Roberto’s story has two major lessons. First, although his initial PHQ-9 score was a false negative, he benefited from screening, careful interpretation of the screen, and a follow-up interview. Looking at the individual items on the screen that are high yield (e.g., the suicidality item), in addition to the overall score, can help in both detecting false negatives and making a correct diagnosis. Second, Roberto’s story illustrates how screening for mental health problems in primary care enables initiation of treatment before symptoms become severe. Early detection and treatment may prevent an adverse outcome, such as a suicide attempt due to an untreated severe major depressive episode or a driving accident due to undiagnosed neurocognitive disorder.
QUICK TIPS FOR SCREENING
Carefully follow the administration instructions for every screen, whether it is self-administered by the patient or administered by a caregiver or a practitioner.
Know the limitations of the screen, particularly regarding its validity for your patient population and the setting in which you work.
When a screen is consistent with a brief clinical interview, a mental health diagnosis can be made on the basis of its score.
If the screen, whether positive or negative, is inconsistent with a brief clinical interview or observation, a more detailed interview with the patient or an informant is necessary.
Assessment Tools for Use in a Brief Interview
To help a practitioner maximize his efficiency and effectiveness, Section III of DSM-5 (American Psychiatric Association 2013) includes assessment tools that a patient can fill out before a visit. The first form, the DSM-5 Self-Rated Level 1 Cross-Cutting Symptom Measure—Adult, is a psychiatric review of systems that correlates with DSM-5 criteria. For each major domain of mental illness, DSM-5 includes Level 2 Cross-Cutting Symptom Measures for a practitioner to administer. These tools can save time by allowing interviewers to structure their evaluations around the symptoms that concern a patient.
Diagnosis in Stages
In Chapter 9, we describe a stepwise approach to differential diagnosis from scratch. In this section, we describe how to clarify a diagnosis that you have identified using screening tools.
STAGE 1: CHARACTERIZATION OF A BEHAVIORAL OR MENTAL HEALTH PROBLEM IDENTIFIED BY A SCREENING TOOL
Vera is a 65-year-old woman with coronary artery disease and type 2 diabetes whom you have followed for the past 6 years in your clinic. At the end of her last visit, she reported feeling depressed about arguments with her children over money. You schedule an appointment for the following week to evaluate her depressive symptoms in detail. When she arrives for the visit, she completes the DSM-5 Self-Rated Level 1 Cross-Cutting Symptom Measure—Adult. She responds positively to questions about depressive and anxiety symptoms but negatively to the other questions, so you decide to focus your evaluation on determining whether Vera is experiencing a depressive or anxiety disorder and to administer the Level 2 tools for depression and anxiety.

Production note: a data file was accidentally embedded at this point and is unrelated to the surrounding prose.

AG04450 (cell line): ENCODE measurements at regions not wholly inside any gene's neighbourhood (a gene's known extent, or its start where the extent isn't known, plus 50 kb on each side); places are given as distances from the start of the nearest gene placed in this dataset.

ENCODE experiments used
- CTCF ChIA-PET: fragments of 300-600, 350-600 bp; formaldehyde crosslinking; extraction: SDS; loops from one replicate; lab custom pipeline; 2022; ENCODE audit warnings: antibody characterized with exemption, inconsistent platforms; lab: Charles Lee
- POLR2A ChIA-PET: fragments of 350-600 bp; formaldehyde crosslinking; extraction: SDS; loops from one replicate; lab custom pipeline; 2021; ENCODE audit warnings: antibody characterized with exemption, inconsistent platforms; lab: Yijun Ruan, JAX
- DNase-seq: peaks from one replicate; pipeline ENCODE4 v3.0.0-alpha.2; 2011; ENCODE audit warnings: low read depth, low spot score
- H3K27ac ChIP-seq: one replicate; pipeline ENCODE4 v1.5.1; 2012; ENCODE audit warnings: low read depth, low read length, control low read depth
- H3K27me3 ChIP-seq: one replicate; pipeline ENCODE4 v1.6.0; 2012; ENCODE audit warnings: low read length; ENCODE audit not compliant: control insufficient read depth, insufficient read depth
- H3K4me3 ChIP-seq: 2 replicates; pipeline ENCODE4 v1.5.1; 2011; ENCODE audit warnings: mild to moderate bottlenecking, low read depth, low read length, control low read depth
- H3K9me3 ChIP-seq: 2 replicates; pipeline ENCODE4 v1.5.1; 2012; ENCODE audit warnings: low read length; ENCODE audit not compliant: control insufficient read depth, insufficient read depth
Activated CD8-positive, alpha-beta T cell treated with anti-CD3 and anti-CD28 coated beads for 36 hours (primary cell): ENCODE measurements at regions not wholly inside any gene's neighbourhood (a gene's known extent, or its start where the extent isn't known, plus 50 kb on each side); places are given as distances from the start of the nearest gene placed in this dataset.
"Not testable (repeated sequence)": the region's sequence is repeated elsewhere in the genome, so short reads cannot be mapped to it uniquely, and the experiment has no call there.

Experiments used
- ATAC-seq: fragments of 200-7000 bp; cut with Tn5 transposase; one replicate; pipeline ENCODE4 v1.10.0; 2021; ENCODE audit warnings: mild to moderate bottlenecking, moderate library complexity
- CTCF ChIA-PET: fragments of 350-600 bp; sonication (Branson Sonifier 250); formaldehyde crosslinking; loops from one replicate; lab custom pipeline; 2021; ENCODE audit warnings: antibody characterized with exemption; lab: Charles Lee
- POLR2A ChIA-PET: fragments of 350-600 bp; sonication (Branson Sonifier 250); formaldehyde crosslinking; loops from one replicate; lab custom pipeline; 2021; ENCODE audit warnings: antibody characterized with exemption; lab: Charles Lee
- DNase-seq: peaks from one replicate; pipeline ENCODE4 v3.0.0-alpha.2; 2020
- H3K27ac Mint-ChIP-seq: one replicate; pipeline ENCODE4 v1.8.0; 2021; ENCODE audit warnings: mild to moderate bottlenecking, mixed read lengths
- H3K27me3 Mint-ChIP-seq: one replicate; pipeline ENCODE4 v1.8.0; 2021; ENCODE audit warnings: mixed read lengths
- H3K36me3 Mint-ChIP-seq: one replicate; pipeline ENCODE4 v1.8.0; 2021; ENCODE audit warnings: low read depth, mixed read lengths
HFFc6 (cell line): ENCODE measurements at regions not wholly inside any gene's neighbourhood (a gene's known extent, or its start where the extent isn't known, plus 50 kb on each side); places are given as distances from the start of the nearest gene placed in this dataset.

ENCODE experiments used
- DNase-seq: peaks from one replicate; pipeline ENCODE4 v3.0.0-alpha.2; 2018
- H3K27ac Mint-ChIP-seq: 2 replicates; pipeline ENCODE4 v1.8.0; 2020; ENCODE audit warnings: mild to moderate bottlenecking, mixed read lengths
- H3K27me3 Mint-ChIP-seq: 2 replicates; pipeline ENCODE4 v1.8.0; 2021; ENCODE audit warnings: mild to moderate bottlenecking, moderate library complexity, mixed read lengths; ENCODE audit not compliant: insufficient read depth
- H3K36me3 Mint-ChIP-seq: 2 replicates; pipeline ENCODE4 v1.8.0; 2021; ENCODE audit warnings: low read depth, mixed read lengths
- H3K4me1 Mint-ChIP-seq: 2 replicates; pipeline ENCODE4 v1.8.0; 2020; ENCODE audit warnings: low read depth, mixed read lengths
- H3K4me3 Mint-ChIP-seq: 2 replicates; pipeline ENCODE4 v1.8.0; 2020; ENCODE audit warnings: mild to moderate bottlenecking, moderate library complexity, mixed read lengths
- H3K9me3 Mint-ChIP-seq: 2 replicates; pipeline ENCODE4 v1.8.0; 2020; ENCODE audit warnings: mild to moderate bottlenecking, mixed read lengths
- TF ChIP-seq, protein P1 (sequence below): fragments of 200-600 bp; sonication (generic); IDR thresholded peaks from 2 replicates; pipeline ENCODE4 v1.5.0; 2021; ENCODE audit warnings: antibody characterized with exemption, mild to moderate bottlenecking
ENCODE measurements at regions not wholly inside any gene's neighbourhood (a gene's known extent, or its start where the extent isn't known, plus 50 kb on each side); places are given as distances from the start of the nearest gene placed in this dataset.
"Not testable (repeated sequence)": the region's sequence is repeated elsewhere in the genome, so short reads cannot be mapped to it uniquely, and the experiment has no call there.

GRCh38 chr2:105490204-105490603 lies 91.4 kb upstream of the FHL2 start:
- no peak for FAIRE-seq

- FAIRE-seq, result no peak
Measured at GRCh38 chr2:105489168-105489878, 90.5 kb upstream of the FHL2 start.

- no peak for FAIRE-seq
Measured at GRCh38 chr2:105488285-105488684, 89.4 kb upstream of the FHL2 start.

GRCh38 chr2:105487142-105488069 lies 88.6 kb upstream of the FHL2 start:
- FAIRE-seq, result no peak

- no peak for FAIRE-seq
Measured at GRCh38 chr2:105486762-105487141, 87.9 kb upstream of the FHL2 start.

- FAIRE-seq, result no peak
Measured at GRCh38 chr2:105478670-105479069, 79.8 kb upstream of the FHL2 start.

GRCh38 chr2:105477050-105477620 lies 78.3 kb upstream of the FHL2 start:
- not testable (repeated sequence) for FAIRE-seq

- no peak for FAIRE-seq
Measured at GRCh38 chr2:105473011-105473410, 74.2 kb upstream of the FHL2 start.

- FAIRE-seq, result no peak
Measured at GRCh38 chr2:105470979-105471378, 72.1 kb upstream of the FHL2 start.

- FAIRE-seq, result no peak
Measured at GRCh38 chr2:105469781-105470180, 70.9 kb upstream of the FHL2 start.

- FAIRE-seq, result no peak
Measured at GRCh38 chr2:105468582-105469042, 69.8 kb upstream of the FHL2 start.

As a practitioner reads through a patient’s responses to assessment questions, he should consider which broad categories—such as mood, anxiety, substance use, personality, and cognition—fit the symptoms experienced by a patient. It is common to hear a chief complaint such as “I’m feeling sad,” unconsciously decide that the most likely diagnosis is major depressive disorder, and immediately walk a patient through the DSM-5 criteria for major depressive disorder. Instead, you should listen to the patient’s story, determine whether he spontaneously mentions the symptoms, and then explore further, asking the necessary questions to arrive at the specific diagnosis. A brief psychiatric review of systems should be performed to ensure that other symptoms or diagnoses have not been missed. Even experienced practitioners have been surprised to discover, after further investigation, that a seemingly depressed patient is actually having a mixed episode with manic and depressed features; or a depressed patient also has psychotic symptoms; or a person’s depressed mood is caused by a medication, a substance of abuse, or another medical condition; or even that a depressed mood is a variant of normal behavior. Not every sad day is a depressed day.
After practitioners choose the potential diagnostic categories, they should differentiate among the mental disorders within those categories. For example, if a depressive disorder is the potential diagnosis, all the likely possibilities in that category, such as major depressive disorder, dysthymic disorder, and bipolar disorder, should be considered. This should be done systematically for each category, as modeled in Chapter 5, “The 15-Minute Older Adult Diagnostic Interview,” and Chapter 6, “The 30-Minute Older Adult Diagnostic Interview.”
STAGE 2: CONFIRMING A DIAGNOSIS USING DSM-5 CRITERIA
After using your assessment tools, you interview Vera. She shares with you that when she lived in East Berlin in the 1970s, she and her husband were wrongfully imprisoned for being spies. They were tortured, and Vera was raped in prison. When she reflected on those events over the years, she would experience intermittent sadness and anxiety. When her husband died 6 months ago, the sadness and anxiety became more frequent. At the end of your interview, your differential diagnosis, from most likely to least likely, includes major depressive disorder, generalized anxiety disorder, posttraumatic stress disorder (PTSD), and adjustment disorder with mixed anxiety and depressed mood.